Avery Lane’s Darlene Richert knows how to find hidden gems

Avery Lane’s Darlene Richert knows how to find hidden gems

By Becky Bracken, Photos by Blake Bonillas

Picasso paintings. Herman Miller Eames chairs. A Belgian baker’s hutch from the 1800s. When it comes to finding treasures, no one does it better than Darlene Richert. She and her team at Avery Lane have created a bustling center of home design consignment décor in the Airpark that is both world-class and one-of-a-kind.

“That’s the real story here,” Richert says, draped across an orange velvet sofa in her showroom. “That the Airpark has become a mecca for home design consignment.”

Part of the success of Avery Lane is its location in the heart of ritzy Scottsdale, which attracts affluent home buyers from all over the world. People buy large properties, decorate them with treasures and luxury items, and when they move on, either to another city, or to a smaller home, consignment off ers a way to recuperate some of their investment.

A quick stroll around Avery Lane gives you a sense of the appeal of a business dedicated to collecting beautiful things. As guests enter, they’re greeted by two enormous bronze lion sculptures purchased by a store owner in the Biltmore area. After a few weeks of the lions standing guard outside her storefront, the property manager said they were a tripping hazard. Too large to fit inside, or even outside, most spaces, the lions are now with Richert at Avery Lane, waiting for someone new to fall in love with them.

“Aren’t they great?” Richert exclaims. As she walks around the showroom pointing out hand-painted console tables and antiques, detailing their particula histories, it’s obvious why people trust her to sell their prized possessions: She loves them too. And her excitement about each and every piece is infectious.

It’s that trust and care she shows each client, and each item, which earned Richert a haul of paintings two-and-a-half years ago that put her on the map and up there with Sothebys and Christie’s auction houses.

“I was sitting in my office and I could hear the beep, beep, beep of a truck backing into the loading dock,” Richert says, describing the day an heir to the Hinkley family’s art collection – the same Hinkleys who own the lighting stores – showed up unannounced. “The woman, who I had sold a few antiques for, whips off the cover and there were all these beautiful original paintings.”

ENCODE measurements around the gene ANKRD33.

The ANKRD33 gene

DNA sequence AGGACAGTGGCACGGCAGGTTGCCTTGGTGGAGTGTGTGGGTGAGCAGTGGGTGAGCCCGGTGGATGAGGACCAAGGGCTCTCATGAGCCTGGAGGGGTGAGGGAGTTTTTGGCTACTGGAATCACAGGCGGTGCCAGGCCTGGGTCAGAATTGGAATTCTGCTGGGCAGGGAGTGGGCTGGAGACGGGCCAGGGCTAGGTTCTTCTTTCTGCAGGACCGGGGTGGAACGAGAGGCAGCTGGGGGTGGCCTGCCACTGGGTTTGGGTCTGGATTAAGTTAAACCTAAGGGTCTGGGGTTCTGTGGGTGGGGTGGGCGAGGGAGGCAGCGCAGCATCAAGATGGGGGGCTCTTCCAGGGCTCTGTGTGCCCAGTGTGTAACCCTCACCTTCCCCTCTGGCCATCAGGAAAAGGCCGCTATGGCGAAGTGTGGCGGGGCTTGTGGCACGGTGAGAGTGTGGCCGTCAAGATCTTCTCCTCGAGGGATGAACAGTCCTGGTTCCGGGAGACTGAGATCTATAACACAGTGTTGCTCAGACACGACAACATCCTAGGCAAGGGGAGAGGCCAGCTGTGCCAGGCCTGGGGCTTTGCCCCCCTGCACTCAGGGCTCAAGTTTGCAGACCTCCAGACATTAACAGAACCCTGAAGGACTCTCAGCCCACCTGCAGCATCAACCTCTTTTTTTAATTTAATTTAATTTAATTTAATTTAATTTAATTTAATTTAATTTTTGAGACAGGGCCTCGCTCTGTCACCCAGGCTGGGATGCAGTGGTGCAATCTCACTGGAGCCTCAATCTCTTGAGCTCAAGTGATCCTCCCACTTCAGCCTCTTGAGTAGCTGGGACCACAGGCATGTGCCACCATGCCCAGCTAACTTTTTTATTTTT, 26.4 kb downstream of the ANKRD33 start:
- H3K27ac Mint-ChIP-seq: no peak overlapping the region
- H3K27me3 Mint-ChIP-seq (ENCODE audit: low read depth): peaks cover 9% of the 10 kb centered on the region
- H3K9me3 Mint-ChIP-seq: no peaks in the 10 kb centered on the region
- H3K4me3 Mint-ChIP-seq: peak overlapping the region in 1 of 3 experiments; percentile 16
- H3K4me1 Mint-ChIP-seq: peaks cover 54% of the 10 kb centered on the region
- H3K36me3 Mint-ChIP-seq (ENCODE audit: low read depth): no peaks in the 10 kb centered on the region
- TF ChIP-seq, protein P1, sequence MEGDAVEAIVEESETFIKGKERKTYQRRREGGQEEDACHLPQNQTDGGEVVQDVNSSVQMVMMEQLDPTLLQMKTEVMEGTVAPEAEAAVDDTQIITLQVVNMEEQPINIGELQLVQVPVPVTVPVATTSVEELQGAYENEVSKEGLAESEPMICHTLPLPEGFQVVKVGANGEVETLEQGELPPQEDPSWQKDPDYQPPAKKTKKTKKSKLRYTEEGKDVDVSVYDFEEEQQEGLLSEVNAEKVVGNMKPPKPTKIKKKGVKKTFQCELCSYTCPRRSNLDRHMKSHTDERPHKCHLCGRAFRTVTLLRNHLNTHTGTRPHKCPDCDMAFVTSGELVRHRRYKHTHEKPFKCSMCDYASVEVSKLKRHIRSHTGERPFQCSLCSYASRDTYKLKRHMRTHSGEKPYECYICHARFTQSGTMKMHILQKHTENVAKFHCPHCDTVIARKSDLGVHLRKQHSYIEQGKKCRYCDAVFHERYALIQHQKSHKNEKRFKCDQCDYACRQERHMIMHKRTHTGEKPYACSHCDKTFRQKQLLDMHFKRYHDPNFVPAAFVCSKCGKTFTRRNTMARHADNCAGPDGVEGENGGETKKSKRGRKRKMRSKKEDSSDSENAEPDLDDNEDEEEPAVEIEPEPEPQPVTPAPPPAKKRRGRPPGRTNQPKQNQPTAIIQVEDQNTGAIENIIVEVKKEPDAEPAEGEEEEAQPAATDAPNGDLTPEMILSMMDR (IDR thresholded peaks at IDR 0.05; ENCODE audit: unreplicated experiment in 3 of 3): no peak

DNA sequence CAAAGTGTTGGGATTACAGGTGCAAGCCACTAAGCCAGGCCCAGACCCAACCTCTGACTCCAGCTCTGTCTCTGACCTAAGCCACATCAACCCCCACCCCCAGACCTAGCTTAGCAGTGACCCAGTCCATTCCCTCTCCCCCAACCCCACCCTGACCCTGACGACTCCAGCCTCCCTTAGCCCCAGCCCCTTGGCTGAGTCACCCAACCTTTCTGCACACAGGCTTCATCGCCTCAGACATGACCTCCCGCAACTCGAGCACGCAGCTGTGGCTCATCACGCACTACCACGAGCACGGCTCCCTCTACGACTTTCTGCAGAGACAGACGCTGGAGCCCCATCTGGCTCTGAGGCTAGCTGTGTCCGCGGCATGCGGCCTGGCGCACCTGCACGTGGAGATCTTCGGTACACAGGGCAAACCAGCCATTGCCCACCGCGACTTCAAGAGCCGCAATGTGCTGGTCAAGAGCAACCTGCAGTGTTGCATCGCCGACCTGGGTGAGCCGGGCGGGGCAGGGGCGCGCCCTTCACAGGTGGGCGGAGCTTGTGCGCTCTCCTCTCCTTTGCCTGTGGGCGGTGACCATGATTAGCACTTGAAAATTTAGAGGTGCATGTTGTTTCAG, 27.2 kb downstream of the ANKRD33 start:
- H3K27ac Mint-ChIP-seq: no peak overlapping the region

One of them was a Piccasso. Another turned out to be a work by Roberto Marquez. “These were all paintings that could have hung in the Louvre,” she says.

The first call Richert made was to her insurance provider. “I either had to get a rider for half a million or hire armed guards,” she says. Then she got to work trying to figure out the right price for them. She knew she didn’t want to price them so low as to impact the market for an artist. So she researched current auction prices and applied the same principles to the paintings as she does her home décor and furniture and put them up for sale at about 60 to 70 percent of the going rate. “We definitely want to keep the value in the retail market,” Richert says.

She quietly made calls to a few of her best clients and within a month, all the paintings were sold. “Then she gave me four more,” Richert adds.
Since then, she’s sold a $30,000 Paul Pletka and other high-end art. So far, she says she’s sold about $250,000 in art at Avery Lane.

But while the fine art side of the business is something Richert calls “one of those big surprises,” it’s still her and her team’s ability to curate unusual antiques and rare finds that keeps people coming back. During the recent Phoenix Open, she says the wife of a top-20 golfer came in and spent tens of thousands of dollars in just a few minutes.

“She’s crazy about Mackenzie-Childs,” Richert explains, pointing to a Childsdesigned dining set hand-painted in checks, florals and other crazy mismatched designs. “People come from all over the world and (Courtesy Darlene Richert) say ‘I’ve never seen anything like this.’”

Over the decades Richert has called the Airpark home, she has encouraged her friends to move their consignment businesses to the area, too, creating an oasis of similar shops, which all work together to serve designers and home owners across the Valley. If she doesn’t have something a customer wants, Richert will refer them to some of the other stores she works with like Stevan’s, Lost & Found, Switch or Airpark Consignment to help them track down their prize.

“The Airpark is perfect because we are minutes from all the marquee events for which Scottsdale is well known,” Richert says about her fondness for the location. “We are two minutes from the TPC course for the Phoenix Open. Barrett Jackson held at WestWorld is probably less than 10 minutes away and it also hosts the world’s largest Arabian Horse Show. And we have three spring training stadiums 15 to 30 minutes away. Not to mention the spectacular resorts and golf courses within minutes of the consignment corridor. It’s paradise to live and work in the Airpark area.”

Resale Row
Avery Lane is at the core of several consignment shops in the Scottsdale Airpark area:

Airpark Consignment
7848 E. Redfi eld Road, Suite 17
Scottsdale, AZ 85260

Eclectic Home Consignments, LLC
15020 N. Hayden Road, Suite 105
Scottsdale, AZ 85260

Luxx Consignment
14982 N. 83rd Place
Scottsdale, AZ 85260

Stevan’s Consignment
15770 N. Greenway-Hayden Loop,
Suite 102
Scottsdale, AZ 85260

Switch Consignment
14202 N. Scottsdale Road,
Scottsdale, AZ 85254

The Lost & Found Resale Interiors
15551 N. Greenway-Hayden Loop,
Suite 150
Scottsdale, AZ 85260